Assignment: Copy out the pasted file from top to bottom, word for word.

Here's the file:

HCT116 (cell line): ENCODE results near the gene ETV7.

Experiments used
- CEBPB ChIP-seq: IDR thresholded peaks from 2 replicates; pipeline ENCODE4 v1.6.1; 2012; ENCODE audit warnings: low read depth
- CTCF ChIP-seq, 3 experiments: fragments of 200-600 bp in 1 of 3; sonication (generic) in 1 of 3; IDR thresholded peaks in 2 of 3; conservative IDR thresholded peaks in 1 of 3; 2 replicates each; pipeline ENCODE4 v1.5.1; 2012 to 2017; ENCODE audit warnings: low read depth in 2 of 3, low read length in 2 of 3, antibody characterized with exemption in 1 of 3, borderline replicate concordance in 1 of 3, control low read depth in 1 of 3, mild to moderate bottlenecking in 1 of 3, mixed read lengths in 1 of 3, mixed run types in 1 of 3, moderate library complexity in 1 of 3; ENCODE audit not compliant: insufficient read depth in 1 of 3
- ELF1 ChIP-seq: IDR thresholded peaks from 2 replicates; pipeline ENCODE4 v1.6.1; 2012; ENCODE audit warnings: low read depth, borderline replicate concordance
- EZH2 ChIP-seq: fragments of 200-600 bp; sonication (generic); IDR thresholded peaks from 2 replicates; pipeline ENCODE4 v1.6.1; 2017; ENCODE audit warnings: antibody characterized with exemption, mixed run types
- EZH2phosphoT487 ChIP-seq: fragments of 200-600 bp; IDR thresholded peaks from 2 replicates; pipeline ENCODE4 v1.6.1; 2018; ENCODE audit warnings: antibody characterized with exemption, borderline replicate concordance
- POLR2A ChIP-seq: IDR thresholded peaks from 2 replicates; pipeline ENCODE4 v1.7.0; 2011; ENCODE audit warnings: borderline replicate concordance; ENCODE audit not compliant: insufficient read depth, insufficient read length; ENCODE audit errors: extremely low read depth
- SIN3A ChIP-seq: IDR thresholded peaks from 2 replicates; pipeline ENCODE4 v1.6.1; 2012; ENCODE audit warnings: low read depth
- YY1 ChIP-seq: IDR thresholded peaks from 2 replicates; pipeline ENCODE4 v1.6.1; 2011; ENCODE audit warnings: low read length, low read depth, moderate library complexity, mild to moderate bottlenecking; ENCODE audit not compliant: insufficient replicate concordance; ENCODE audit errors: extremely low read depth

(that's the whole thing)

HCT116 (cell line): ENCODE results near the gene ETV7.

Experiments used
- CEBPB ChIP-seq: IDR thresholded peaks from 2 replicates; pipeline ENCODE4 v1.6.1; 2012; ENCODE audit warnings: low read depth
- CTCF ChIP-seq, 3 experiments: fragments of 200-600 bp in 1 of 3; sonication (generic) in 1 of 3; IDR thresholded peaks in 2 of 3; conservative IDR thresholded peaks in 1 of 3; 2 replicates each; pipeline ENCODE4 v1.5.1; 2012 to 2017; ENCODE audit warnings: low read depth in 2 of 3, low read length in 2 of 3, antibody characterized with exemption in 1 of 3, borderline replicate concordance in 1 of 3, control low read depth in 1 of 3, mild to moderate bottlenecking in 1 of 3, mixed read lengths in 1 of 3, mixed run types in 1 of 3, moderate library complexity in 1 of 3; ENCODE audit not compliant: insufficient read depth in 1 of 3
- ELF1 ChIP-seq: IDR thresholded peaks from 2 replicates; pipeline ENCODE4 v1.6.1; 2012; ENCODE audit warnings: low read depth, borderline replicate concordance
- EZH2 ChIP-seq: fragments of 200-600 bp; sonication (generic); IDR thresholded peaks from 2 replicates; pipeline ENCODE4 v1.6.1; 2017; ENCODE audit warnings: antibody characterized with exemption, mixed run types
- EZH2phosphoT487 ChIP-seq: fragments of 200-600 bp; IDR thresholded peaks from 2 replicates; pipeline ENCODE4 v1.6.1; 2018; ENCODE audit warnings: antibody characterized with exemption, borderline replicate concordance
- POLR2A ChIP-seq: IDR thresholded peaks from 2 replicates; pipeline ENCODE4 v1.7.0; 2011; ENCODE audit warnings: borderline replicate concordance; ENCODE audit not compliant: insufficient read depth, insufficient read length; ENCODE audit errors: extremely low read depth
- SIN3A ChIP-seq: IDR thresholded peaks from 2 replicates; pipeline ENCODE4 v1.6.1; 2012; ENCODE audit warnings: low read depth
- YY1 ChIP-seq: IDR thresholded peaks from 2 replicates; pipeline ENCODE4 v1.6.1; 2011; ENCODE audit warnings: low read length, low read depth, moderate library complexity, mild to moderate bottlenecking; ENCODE audit not compliant: insufficient replicate concordance; ENCODE audit errors: extremely low read depth